As is the case with anything in life, what makes a great watch is wholly in the eye of the beholder. However, something that is universally appreciated is effort and care – both of which will should always translate from prototype to final product. And if anyone is qualified to speak on this topic, it is the Design Director for Baume & Mercier, Alexandre Peraldi.
After being granted entry into Parisian design school, Ecole Boulle, at only 12 years of age, Alexandre ended of his studies by scoring an opportunity to intern with watch-making giants, Cartier, for a month. After crushing his internship, he admitted into their prestigious design team – first contributing towards accessories and then learning about watch design, step-by-step. It wasn’t until after the first watch he designed however – which was for Yves Saint Laurent – that he realised exactly how fun watch design could be.
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“It was fun because there is some constraint, and I discovered that for me the most important is to have constraint because without constraint I am not really happy,” said Peraldi.
“For me it’s like art. It’s not really easy to design something without constraint. I discovered the watch, the movement, the small size of this piece and the difficulty to produce it and like that I continued with Cartier for twelve years. After twelve years I joined Mercier.”
Working at Mercier is undoubtedly a great opportunity for Peraldi and he has used it to truly help transform the brand, but he says constraints still confront him often especially when it comes to price.
“For me, (the constraint) depends on the brand,” said Peraldi. “For Baume & Mercier, it’s the price – definitely the price. The price is the most important constraint that we have…I just engaged two new designers: the first thing they have to do is learn the brand and to understand the brand. But after that, it’s the price for each project.”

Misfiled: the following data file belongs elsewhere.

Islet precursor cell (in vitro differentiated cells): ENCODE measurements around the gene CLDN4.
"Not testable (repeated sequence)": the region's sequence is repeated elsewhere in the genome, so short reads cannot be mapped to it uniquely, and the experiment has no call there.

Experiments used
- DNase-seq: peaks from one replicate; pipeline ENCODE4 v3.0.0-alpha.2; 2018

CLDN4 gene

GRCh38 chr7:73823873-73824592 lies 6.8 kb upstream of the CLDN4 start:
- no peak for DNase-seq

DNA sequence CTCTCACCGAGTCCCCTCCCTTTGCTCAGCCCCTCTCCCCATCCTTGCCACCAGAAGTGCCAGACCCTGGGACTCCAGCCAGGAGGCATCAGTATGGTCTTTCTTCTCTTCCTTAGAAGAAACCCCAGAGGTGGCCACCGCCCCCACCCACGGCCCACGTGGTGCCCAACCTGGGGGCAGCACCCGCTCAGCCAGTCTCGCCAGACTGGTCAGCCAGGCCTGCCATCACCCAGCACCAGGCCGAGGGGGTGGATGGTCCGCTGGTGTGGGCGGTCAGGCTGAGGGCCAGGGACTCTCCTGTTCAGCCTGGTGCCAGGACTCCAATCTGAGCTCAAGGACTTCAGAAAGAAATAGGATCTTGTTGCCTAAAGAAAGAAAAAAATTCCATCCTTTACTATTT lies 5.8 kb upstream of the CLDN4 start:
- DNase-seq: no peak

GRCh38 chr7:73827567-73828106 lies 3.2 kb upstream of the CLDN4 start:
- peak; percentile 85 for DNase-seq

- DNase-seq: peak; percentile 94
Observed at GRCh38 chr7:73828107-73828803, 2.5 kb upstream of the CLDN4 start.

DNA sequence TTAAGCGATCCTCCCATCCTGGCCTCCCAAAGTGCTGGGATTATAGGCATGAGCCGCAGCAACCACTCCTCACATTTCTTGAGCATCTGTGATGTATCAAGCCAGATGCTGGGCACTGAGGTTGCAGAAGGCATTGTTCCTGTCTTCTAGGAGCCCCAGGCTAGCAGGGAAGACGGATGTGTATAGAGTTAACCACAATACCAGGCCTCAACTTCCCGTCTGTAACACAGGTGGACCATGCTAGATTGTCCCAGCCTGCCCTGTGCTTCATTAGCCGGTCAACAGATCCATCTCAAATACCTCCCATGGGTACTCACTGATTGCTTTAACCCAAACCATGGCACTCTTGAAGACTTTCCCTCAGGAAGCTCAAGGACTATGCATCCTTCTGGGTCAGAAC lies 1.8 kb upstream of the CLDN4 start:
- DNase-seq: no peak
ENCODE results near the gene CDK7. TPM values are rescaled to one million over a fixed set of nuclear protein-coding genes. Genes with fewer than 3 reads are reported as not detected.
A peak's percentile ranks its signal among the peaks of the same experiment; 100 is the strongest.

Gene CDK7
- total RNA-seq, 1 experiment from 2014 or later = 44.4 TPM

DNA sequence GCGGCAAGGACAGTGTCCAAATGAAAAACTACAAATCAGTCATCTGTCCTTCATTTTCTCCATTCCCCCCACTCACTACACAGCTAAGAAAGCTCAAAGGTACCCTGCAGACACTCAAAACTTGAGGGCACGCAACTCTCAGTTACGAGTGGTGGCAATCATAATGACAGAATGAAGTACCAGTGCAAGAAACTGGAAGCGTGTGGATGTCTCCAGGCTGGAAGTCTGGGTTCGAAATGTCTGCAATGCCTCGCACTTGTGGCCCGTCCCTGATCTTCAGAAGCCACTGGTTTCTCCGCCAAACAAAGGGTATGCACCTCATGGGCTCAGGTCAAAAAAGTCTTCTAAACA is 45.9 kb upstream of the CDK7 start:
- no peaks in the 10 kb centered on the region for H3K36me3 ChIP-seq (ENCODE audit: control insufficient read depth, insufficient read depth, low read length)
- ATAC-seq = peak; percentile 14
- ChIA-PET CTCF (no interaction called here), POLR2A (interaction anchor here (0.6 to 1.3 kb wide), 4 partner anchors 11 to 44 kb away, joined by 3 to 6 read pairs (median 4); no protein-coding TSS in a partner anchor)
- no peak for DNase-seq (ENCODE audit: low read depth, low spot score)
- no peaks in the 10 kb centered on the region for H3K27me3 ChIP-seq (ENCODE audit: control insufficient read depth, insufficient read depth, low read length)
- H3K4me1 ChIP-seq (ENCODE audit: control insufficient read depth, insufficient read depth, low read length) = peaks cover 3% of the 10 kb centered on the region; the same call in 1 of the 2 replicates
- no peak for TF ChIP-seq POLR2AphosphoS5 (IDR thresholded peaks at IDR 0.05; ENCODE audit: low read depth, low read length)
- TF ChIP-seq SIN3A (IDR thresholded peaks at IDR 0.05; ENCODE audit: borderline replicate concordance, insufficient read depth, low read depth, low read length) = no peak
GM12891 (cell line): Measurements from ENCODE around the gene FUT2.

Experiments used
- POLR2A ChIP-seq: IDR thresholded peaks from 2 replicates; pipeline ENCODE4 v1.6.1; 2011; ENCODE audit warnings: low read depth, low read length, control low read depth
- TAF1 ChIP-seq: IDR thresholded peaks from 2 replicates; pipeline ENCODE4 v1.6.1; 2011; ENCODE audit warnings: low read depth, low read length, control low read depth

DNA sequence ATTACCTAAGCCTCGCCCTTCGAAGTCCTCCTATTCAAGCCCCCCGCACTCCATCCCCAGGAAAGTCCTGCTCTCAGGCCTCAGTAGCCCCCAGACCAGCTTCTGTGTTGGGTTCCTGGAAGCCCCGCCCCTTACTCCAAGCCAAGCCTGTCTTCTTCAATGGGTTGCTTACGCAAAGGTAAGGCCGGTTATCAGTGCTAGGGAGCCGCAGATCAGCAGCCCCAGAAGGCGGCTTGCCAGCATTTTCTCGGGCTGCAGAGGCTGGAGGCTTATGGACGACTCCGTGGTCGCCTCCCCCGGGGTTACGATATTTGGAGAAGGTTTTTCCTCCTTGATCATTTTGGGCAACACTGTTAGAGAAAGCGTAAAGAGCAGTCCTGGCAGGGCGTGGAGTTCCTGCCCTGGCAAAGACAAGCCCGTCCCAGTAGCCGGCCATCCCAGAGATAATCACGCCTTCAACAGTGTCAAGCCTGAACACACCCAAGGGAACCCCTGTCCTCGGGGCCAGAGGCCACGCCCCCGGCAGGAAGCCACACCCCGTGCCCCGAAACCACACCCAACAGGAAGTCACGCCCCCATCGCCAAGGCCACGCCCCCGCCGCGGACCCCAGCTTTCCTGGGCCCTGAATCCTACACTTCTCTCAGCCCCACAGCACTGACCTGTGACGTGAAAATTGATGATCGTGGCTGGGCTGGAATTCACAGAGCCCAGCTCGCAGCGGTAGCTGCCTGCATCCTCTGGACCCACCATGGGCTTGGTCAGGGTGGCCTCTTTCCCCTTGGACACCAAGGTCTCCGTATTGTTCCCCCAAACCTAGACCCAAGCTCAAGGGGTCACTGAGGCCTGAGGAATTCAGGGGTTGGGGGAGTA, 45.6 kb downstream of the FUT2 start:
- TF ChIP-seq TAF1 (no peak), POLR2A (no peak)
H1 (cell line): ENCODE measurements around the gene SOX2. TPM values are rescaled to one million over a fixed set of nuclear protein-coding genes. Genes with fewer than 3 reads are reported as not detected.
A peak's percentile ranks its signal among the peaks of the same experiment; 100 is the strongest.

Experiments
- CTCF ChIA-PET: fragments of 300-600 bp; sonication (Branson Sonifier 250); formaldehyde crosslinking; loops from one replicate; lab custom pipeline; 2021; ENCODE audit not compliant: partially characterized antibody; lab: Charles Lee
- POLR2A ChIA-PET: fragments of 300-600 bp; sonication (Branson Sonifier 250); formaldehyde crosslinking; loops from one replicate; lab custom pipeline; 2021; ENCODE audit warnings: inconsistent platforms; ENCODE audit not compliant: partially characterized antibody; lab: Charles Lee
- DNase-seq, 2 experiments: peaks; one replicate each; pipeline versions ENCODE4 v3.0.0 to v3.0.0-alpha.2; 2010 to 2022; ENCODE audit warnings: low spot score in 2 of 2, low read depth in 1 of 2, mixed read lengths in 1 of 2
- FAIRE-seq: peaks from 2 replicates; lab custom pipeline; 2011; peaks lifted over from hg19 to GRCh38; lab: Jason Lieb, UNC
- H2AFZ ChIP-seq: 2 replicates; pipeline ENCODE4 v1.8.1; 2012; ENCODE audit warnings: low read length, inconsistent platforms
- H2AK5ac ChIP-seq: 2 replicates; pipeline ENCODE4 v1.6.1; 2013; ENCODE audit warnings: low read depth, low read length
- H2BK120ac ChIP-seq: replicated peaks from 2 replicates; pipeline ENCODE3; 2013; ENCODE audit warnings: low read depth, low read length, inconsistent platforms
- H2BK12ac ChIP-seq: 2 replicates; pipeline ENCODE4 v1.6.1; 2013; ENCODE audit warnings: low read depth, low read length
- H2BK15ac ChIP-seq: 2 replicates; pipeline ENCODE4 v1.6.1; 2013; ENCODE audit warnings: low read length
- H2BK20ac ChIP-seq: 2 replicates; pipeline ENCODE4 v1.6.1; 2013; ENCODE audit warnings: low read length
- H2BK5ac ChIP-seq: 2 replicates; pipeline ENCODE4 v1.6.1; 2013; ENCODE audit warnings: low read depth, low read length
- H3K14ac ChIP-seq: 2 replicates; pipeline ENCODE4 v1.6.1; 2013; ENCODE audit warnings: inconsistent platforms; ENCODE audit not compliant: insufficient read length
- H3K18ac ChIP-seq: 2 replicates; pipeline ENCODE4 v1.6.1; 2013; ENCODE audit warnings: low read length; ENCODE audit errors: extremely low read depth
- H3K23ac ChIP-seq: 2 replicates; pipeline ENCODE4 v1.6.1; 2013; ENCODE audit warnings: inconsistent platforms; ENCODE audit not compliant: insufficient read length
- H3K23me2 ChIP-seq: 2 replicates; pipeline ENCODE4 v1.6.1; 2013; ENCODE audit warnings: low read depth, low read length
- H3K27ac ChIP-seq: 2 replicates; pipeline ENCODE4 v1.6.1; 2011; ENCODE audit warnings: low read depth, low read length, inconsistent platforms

“The purpose from the marketing (of the Clifton Club collection) from the beginning was that they would like something really sport oriented,”
The idea of restrictions actually providing a sense of freedom has been one that Peraldi has carried on throughout his long and established career, and has been instilling on his protégés, so to speak.
“I try to explain to my designers that it’s not a constraint but an opportunity,” said Peraldi. “If you design something, if you do a sketch that’s very interesting, and you can directly build and produce and sell, it’s dangerous. But if you have a constraint of price, or if it’s not possible to make with our tools you have to think differently. You have to find another solution – to go further in your design. To think without solutions. Sometimes in the beginning it’s difficult but after the second or the third step you say, “Oh, perhaps I have another solution, and better.”
However, as evidenced by Mercier’s stunning Clifton Club collection, Peraldi points out that sometimes one needs to look beyond constraints that don’t exactly exist – they are preconceived notions of barriers, but not ones that can’t be broken.
“The purpose from the marketing (of the Clifton Club collection) from the beginning was that they would like something really sport oriented,” said Peraldi. “For me, no – it’s not to have a purpose for this collection. The sensation is to play sport…When someone in marketing said “What will be the sport?” I said, “No, there is not one sport. There are a lot of sports.” It’s the fact that you have three, four, five guys who play a sport together and after they finish, they are tired, they take a seat, they take a beer and this moment is the moment that you want to celebrate at the end.”
Another constraint that confronts Peraldi at Baume & Mercier is that the brand doesn’t have entirely creative control. As Mercier is not a manufacturer, they purchase their movements from other manufacturers. However, Peraldi, in this sense, doesn’t see the necessity behind using new materials at this point in time.
“We are always open to find something new but it’s difficult. It can be frustrating for me, but in the end, it’s not so important,” said Peraldi.
Peraldi can’t be blamed for this way of thinking. In a world where watchmakers are always on the hunt for being innovative in their design (sometimes excessively) and where brands are constantly feeling confined by so many variables outside of their control, Mercier have found a way to use those restrictions and harness them to be more creative and that will always keep them relevant.